I have highlighted a few of the forgotten French court politics effects on the crucial moments of the Hundred Years' War in my own C14th and C15th essay collection 'An Alternative History of Britain: The Hundred Years War' (Pen and Sword 2013) but doubtless I have missed others. Food for thought on some important issues in this context:

1. If royal health and inter-princely power balances among the royal dukes at Charles VI's court had been different in summer 1399, the exiled Henry of Bolingbroke (future King Henry IV), disgraced cousin of Richard II currently based in France and collecting other exiled enemies of Richard ready to invade and claim back his dukedom of Lancaster then the English throne, would not have been allowed to set sail from France to England. In OTL he was able to sail from Boulogne to Yorks and invade once Richard had taken his army off to Ireland and left his ineffective uncle Duke Edmund of York as regent, and ended up deposing R; but the French King Charles VI was R's father-in-law and ally and had no reason to see R deposed. If he had not been currently in one of his periods of mental illness or if his uncle Duke Philip of Burgundy , also no friend of Henry, had had better control as chief minister and been obeyed by local officials Henry would have been stopped from sailing; R would not have been overthrown and would have returned to England safely. There would have been no 'Lancastrian revolution' / usurpation in 1399, and possibly not at all (or until Richard, unpopular with many of his nobles as an autocrat, had died naturally and been succeeded by a child of his by his wife Isabella of France, born around 1410-15 as Isabella was only 9 in 1399). An entirely different English C15th?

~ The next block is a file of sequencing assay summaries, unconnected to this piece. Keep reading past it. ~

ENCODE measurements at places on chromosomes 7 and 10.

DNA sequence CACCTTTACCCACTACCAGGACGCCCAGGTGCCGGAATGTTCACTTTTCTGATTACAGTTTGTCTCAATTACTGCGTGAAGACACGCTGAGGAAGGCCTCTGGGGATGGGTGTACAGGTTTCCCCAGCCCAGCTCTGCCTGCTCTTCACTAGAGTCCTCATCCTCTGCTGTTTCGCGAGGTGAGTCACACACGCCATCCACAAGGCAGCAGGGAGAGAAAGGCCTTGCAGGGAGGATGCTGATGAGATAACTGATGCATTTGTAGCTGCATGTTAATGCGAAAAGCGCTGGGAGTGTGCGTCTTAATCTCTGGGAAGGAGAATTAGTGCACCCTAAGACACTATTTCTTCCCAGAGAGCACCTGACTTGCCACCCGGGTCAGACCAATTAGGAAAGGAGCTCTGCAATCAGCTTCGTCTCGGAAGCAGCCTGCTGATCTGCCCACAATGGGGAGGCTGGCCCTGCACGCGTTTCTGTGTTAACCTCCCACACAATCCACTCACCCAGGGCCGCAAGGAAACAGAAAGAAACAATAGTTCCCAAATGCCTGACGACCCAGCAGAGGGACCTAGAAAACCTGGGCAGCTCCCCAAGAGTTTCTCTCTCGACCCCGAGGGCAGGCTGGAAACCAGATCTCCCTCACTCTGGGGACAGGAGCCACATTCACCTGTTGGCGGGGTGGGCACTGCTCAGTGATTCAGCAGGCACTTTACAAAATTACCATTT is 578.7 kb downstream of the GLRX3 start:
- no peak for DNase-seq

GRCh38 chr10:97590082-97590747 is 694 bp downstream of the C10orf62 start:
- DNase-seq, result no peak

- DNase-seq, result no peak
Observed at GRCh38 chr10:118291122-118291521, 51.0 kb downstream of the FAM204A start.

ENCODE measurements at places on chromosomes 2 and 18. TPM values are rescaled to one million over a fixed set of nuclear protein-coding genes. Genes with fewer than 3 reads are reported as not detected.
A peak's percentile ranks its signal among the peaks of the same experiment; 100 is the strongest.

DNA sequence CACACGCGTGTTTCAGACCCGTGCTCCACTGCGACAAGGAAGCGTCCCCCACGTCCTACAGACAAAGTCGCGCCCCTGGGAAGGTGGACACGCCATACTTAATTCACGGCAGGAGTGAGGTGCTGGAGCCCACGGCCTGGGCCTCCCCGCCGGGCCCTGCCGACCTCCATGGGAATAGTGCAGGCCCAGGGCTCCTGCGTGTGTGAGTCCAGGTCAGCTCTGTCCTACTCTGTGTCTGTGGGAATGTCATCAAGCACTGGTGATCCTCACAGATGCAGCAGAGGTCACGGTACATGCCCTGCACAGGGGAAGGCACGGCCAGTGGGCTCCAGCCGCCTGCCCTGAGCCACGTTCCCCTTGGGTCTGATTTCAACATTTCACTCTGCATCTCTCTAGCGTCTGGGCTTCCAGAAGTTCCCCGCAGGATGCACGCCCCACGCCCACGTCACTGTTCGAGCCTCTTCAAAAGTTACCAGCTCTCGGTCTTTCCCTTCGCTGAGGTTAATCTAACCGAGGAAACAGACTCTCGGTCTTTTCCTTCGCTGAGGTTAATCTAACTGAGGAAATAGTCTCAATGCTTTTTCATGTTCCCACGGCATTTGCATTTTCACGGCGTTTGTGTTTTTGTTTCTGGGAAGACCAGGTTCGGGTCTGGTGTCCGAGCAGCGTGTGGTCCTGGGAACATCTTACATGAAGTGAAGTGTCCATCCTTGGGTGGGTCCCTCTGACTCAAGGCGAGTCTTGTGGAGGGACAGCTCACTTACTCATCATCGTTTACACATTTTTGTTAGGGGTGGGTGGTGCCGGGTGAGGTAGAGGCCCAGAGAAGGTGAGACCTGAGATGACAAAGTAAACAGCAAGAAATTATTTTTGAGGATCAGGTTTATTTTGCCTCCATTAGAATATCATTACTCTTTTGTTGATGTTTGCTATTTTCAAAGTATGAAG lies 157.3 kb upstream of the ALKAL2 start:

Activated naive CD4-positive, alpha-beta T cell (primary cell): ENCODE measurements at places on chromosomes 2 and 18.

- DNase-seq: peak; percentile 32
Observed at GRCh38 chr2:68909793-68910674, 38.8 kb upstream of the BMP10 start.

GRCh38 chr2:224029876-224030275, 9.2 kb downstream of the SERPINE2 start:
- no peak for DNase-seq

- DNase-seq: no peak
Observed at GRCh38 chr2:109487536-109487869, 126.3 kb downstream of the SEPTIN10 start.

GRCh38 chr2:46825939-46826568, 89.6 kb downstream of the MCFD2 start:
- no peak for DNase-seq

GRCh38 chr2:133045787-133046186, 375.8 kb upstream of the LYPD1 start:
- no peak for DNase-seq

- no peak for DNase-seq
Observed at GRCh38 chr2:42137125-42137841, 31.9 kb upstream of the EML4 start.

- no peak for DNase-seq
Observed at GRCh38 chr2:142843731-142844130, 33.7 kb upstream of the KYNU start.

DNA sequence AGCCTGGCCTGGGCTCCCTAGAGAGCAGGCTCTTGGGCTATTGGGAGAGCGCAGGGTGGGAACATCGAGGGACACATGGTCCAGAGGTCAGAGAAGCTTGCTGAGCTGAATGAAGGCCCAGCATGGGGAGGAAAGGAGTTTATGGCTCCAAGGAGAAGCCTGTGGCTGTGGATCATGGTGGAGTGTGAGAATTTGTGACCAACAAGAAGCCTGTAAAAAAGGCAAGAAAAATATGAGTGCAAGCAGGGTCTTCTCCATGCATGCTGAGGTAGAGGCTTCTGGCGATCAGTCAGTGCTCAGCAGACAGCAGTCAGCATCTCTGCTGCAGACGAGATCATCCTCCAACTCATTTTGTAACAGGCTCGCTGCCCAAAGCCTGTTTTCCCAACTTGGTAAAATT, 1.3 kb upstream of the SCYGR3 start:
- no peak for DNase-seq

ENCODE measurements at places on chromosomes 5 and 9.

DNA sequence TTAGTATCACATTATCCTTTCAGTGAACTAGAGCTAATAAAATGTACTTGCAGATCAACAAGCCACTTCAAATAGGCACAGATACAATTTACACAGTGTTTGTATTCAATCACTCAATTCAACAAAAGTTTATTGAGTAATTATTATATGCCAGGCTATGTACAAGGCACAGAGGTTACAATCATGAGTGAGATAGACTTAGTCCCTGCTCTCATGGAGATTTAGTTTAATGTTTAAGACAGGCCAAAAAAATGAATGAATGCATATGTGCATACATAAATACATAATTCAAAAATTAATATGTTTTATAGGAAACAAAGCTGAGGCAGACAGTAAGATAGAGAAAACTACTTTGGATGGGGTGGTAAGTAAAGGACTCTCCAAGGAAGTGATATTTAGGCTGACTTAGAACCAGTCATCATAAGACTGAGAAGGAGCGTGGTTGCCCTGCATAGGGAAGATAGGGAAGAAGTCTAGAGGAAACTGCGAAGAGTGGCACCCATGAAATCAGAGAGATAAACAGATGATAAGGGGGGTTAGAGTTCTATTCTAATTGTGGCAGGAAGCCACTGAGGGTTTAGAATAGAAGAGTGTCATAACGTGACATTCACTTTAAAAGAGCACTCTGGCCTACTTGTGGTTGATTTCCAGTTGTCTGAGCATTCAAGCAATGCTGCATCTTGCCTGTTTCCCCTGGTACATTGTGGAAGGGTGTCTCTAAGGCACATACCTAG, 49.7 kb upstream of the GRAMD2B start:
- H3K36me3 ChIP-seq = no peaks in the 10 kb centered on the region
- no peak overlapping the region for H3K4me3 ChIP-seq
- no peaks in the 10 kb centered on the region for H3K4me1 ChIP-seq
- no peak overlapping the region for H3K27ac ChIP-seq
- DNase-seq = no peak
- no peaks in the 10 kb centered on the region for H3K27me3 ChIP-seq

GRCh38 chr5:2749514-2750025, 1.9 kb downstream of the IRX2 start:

2. Battle of Agincourt - the French army was led by the inexperienced but loyal young Duke Charles of Orleans , son of the Duke Louis assas in 1407 who Olivia Longueville mentions. His far more militarily capable cousin Duke John 'the Fearless' of Burgundy, son of Duke Philip and a veteran of the disastrous Battle of Nicopolis against the Ottomans in 1396 (where Sultan Bayezid wrecked the French cavalry with a hail of arrows by archers, like Henry V did at Agincourt), took his troops to the campaign but was kept out of command and not allowed into the army in time for the battle, out of fear of him staging a coup among the 'high command' - especially the fear of him by the timorous Dauphin Louis, who thus put the incompetent Charles in command. Nor did the Dauphin have the shrewdness or ability to 'rip up the social rulebook' by asking the best general (and Nicopolis veteran) Marshal Jean Boucicaut, who had the skill to counter Henry V, to take command - he was socially too junior to overrule the great Fr nobles. Two reasons why Henry V won at Agincourt and his smaller army did not get trampled underfoot.
3. Probably in retaliation for the murder of Duke Louis of Orleans by agents of Philip of Burgundy's son Duke John 'the Fearless' in 1407, in 1419 Orleanists led the shocking killing of Duke John at the Seine bridge at Montereau as he was holding a truce-summit with the new Dauphin Charles (later Charles VII) to arrange an anti-English alliance and fight back against Henry V (now controlling Normandy and heading for Paris). This ruptured any chance of a (shaky) Orleans/ Armagnac faction truce and alliance with Burgundy, and led to Duke John's son allying to Henry V and forcing King Charles VI and the royal court to join him in the Treaty of Troyes. No murder at Montereau, no Henry V success in 1420 and no English control of Paris or marriage of Henry to Princess Catherine (and thus no mental illness for Henry's son Henry VI and Wars of the Roses?).
The effects of internal French politics thus had major roles in real life C15th English history - and there are other instances too. A useful field for Anglo-Fr Alt Historians' co-operation?